Could a mandated food additive aimed at better fetal development be a risk for seniors?

July 21, 2003

(Philadelphia, PA) - Growing older carries more risks, among them the risk for vitamin B-12 deficiency. For most people, B-12 deficiency is more commonly associated with anemia than with its more subtle but potentially grave complications. Emerging evidence points to B-12 deficiency as an increasingly common reason behind high levels of homocysteine in the blood.

While homocysteine, a non-essential amino acid, is normally present in low concentrations in the blood, individuals with high levels have a significantly greater risk for cardiovascular diseases, although the direct link has not yet been established. What is known, however, is that cardiovascular diseases are responsible for nearly half of all deaths in the US each year.

What are the possible adverse consequences from vitamin B-12 deficiency? Which populations are most at risk and is there another vitamin deficiency of equal concern? These and other questions are part of a presentation entitled "Vitamin B-12: Deficiency, Evolution in Diagnosis, and At-Risk Populations" being given by Ralph Green, MD, Professor and Chair of the Department of Pathology at the University of California-Davis Health System, and Pathologist-in-Chief at the University of California-Davis Medical Center, Sacramento, CA. Dr. Green is offering his remarks during the 55th Annual Meeting of the American Association for Clinical Chemistry (AACC) in Philadelphia, PA, July 20-24, 2003. More than 16,000 attendees are expected.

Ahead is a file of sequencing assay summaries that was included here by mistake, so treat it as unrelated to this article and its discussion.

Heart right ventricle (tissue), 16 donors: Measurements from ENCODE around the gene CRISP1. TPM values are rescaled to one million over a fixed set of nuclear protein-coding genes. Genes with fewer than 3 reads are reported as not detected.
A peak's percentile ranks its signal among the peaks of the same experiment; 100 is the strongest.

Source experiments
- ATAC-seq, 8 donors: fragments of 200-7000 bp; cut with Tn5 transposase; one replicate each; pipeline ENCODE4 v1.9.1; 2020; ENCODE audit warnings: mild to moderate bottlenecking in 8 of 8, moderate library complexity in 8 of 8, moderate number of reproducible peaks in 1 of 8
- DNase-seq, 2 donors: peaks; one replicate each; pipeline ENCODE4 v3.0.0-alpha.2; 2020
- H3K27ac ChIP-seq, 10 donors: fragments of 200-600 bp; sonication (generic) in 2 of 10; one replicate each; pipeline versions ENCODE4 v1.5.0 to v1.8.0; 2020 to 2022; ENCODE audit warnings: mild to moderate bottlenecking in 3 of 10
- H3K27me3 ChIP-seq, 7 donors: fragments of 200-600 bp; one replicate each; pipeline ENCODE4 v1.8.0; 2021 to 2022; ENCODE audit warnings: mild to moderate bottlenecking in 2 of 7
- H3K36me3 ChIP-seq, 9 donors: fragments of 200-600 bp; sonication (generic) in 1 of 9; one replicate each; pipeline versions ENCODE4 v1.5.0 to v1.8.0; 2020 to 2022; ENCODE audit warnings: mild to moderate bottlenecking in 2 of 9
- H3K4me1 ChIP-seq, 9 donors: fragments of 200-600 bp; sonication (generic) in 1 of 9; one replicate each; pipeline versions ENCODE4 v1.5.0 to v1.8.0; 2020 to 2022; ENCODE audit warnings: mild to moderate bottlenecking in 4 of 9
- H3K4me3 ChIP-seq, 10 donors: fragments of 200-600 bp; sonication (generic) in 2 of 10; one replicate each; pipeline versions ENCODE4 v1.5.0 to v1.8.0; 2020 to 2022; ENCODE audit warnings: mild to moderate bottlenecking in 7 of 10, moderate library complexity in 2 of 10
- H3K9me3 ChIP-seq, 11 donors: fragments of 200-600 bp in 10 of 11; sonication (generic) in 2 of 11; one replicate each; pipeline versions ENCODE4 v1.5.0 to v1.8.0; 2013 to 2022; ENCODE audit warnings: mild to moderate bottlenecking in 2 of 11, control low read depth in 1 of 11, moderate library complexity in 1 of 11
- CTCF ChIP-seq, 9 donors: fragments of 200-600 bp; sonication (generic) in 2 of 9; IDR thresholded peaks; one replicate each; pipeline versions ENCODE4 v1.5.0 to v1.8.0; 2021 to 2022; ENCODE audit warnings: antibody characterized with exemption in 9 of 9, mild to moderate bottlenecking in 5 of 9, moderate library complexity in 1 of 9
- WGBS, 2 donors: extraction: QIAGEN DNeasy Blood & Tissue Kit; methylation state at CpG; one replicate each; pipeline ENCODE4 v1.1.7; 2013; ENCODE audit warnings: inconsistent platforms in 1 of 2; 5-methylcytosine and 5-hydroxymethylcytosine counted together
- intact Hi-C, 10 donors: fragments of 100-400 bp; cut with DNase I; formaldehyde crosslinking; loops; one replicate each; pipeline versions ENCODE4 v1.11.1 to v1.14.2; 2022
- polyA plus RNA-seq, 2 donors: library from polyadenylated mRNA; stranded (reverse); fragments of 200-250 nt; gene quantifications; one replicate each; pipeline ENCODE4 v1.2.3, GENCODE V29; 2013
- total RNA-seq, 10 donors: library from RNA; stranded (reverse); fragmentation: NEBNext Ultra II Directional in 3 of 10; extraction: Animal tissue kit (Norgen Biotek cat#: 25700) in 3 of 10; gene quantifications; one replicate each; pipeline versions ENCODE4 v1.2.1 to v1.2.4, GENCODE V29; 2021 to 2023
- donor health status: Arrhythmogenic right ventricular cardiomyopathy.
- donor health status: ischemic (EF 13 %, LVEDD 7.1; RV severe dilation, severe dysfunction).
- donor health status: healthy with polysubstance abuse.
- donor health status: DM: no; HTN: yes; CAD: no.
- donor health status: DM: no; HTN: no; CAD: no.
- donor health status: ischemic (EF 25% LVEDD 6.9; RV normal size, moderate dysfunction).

Background

The normal metabolism of homocysteine requires at least three, and probably four, vitamins: vitamin B-12, folic acid, vitamin B-6, and riboflavin. As with deficiencies of B-12, deficiencies of folic acid (folate) can cause high levels of homocysteine. The metabolism of these two vitamins is closely intertwined and deficiency of either one produces identical effects of anemia. Deficiencies of both are commonly found among the elderly. While alike, and work hand-in-hand to execute many of the body's critical functions, they also differ.

Vitamin B-12

Vitamin B-12 is the largest known vitamin; a complex molecule, it is stored in the liver, kidneys, and tissues of the body. B-12 is consumed through food sources such as meat, liver, fish, yogurt, and many dairy products, and can also be taken through injections and supplements. B-12 is important as it helps build red blood cells and keeps the nervous tissues in tip-top shape. Conversely, B-12 deficiency is often present in persons with high levels of homocysteine, which frequently are encountered in cardiac and other vascular disorders.

B-12 deficiency can also result in anemia (lower levels of red blood cells) and damage to the nervous system. Common symptoms for the deficiency are fatigue from anemia, mental confusion and sensory and movement difficulties.

Vegans (strict vegetarians who do not eat fish or eggs), and those taking medications which block stomach acid production and thus B-12 absorption, are at highest risk for the deficiency. In developing countries in Central and South America as well as in Africa and Asia, the prevalence rates for B12 deficiency among children, teenagers and pregnant women range from 10 to 30 percent. Overall, the US prevalence rates for children, teenagers, pregnant women and other women is believed to be low. The long-term consequences of B-12 deficiency are unknown, but some speculate that B-12 deficiency may in some respects mimic iron deficiency, thereby affecting the brain and causing postnatal behavioral and learning disabilities.